Duke rallies with 35 unanswered points to beat Virginia 35-22

lkeeley@newsobserver.comOctober 19, 2013 

— Both Duke and Virginia players agreed after Duke’s 35-22 victory, which ended with 35 unanswered Duke points, that the Blue Devils didn’t make any major halftime adjustments. There were tweaks, yes, but it’s not as if a new game plan was implemented after the Cavaliers raced to a 22-0 lead.

Instead, Duke kept plugging away, and head coach David Cutcliffe kept encouraging his guys, who, to a man, felt like they had been hit in the mouth by the fast start.

“Some guys, you could see their heads were going down a little bit, saying do we have any answers for these guys?” defensive end Kenny Anunike said. “Then you have guys, senior leaders like me, Ross Cockrell, Justin Foxx, just walking around saying, you know who we are, you know what we do, we’ve practiced this, we are Duke. And we finish games.”

The Blue Devils (5-2, 1-2 in the ACC), who need just one win to reach back-to-back bowl games for the first time in school history, finished with an exclamation point, 35 unanswered points on the road. Their surge, coupled with the meltdown by the UVA offense, made for one of the more notable wins of the Cutcliffe era.

After the Cavaliers (2-5, 0-3) added a two-point conversion to their third touchdown to go ahead 22-0 with 5:49 left before halftime, the offense proceeded to go three-and-out on the next five straight series, netting minus-14 yards in the process. Virginia didn’t get its next first down until there were 10 minutes left in the fourth quarter, and that one came thanks to a Duke penalty.

Meanwhile, Duke’s offense, led by quarterback Anthony Boone, started to finally find some rhythm. Boone, playing in his second game since returning from a broken collarbone, initially struggled to the point that Cutcliffe thought he might be hurt. He started 3-of-12 for 24 yards, with several throws bouncing at the feet of receivers.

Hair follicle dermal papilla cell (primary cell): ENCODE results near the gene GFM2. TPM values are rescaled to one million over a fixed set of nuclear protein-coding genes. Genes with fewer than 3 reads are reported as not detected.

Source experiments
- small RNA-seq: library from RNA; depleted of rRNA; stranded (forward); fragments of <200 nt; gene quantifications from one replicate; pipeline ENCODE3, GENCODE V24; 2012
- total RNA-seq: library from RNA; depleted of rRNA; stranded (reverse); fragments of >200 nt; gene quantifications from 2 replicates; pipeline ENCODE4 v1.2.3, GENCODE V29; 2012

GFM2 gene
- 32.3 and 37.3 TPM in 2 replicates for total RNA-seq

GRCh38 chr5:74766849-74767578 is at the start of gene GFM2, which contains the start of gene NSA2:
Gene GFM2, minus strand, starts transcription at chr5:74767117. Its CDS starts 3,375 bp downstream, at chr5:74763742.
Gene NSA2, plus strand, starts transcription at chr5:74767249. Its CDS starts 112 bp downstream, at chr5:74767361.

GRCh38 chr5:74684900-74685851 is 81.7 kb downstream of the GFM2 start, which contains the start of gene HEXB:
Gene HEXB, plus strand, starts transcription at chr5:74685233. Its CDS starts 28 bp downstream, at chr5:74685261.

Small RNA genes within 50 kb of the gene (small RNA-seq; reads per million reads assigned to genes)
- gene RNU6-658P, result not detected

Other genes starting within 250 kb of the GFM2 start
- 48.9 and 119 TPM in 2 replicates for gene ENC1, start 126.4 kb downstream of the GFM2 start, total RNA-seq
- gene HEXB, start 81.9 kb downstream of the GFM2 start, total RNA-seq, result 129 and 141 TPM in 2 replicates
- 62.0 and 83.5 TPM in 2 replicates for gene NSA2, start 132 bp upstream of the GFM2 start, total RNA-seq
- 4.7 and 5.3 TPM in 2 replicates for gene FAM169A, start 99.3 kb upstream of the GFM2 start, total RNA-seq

“I was worried, a little bit like a golf game, a guy plays great the first time back and then all of the sudden its hard,” Cutcliffe said. “Nick Potter, our physical therapist, was working with him between series. I don’t know if he was a little muscularly tight, but he kept assuring me, and I told him, ‘you’ve got to be truthful to me Anthony.’ And I conversed with (offensive coordinator) Kurt (Roper) about it. If he can physically do it, if we’re running into a wall here, we know that Brandon gives a chance to win this game. About that time, things started to heat up for Anthony.”

Boone went 4-for-6 for 49 yards on Duke’s first touchdown drive, which ended with a six-yard pass to Jamison Crowder to make it 22-7 with under a minute left until halftime. That gave the Blue Devils something to feel good about going into the locker room, and Cutcliffe and the staff kept their talk positive.

In the locker room, Cutcliffe made a decision that he kept to himself: it was time to get aggressive. Anything inside of fourth-and-2 in Duke’s own territory, he was going for it. On the Virginia side of the field, anything inside of fourth-and-9 would be attempted by the offense.

And the strategy worked. Duke converted fourth-and-1 from its own 34-yard line (a Brandon Connette rush for four yards) on the first drive and then fourth-and-1 from its 39-yard line (Connette one yard rush) and fourth-and-8 from the Virginia 34-yard line (Boone to Max McCaffrey for 18 yards) on the second drive, which resulted in a 25-yard Ross Martin field goal to make it 22-10.

“He’s got confidence in us,” tight end Braxton Deaver said. “He knows that we’ll be able to get the job done. Coach Cut is like that, he’s got that put your foot on the throat mentality, kill them, let’s finish this thing.”

It was Deaver who came up with the go-ahead score, a fourth-and-1 bootleg route that beat a blitz and went for 47 yards and a go-ahead touchdown. After a two-point conversion of their own, Duke was up 25-22 with 11:44 left in the game. Virginia’s first first down of the second half came on the ensuing drive, but by then, it was too late.

The meltdown continued. The Cavaliers had a chance to tie the game with a 39-yard field goal, and while the kick was good, a false start on offensive lineman Jay Whitmire wiped it out. Kicker Alec Vozenilek then missed from 44 yards with 7:37 remaining in the game. That sent a noticeable amount of Cavaliers fans to the exits, and that march intensified with a 24-yard touchdown pass from Boone to Deaver to put Duke up 32-22.

It was quite the turnaround for a group that looked down and out for the count earlier, in a 22-0 hole.

“Our guys believe that we belong,” Cutcliffe said. “Quite frankly, we were an irrelevant football program in this league. They’ve earned relevance. I don’t know what else we’ve earned, but we’ve earned relevance, and let’s see what we can build it into from here.


Keeley: 919-829-4556; Twitter: @laurakeeley

News & Observer is pleased to provide this opportunity to share information, experiences and observations about what's in the news. Some of the comments may be reprinted elsewhere in the site or in the newspaper. We encourage lively, open debate on the issues of the day, and ask that you refrain from profanity, hate speech, personal comments and remarks that are off point. Thank you for taking the time to offer your thoughts.

Commenting FAQs | Terms of Service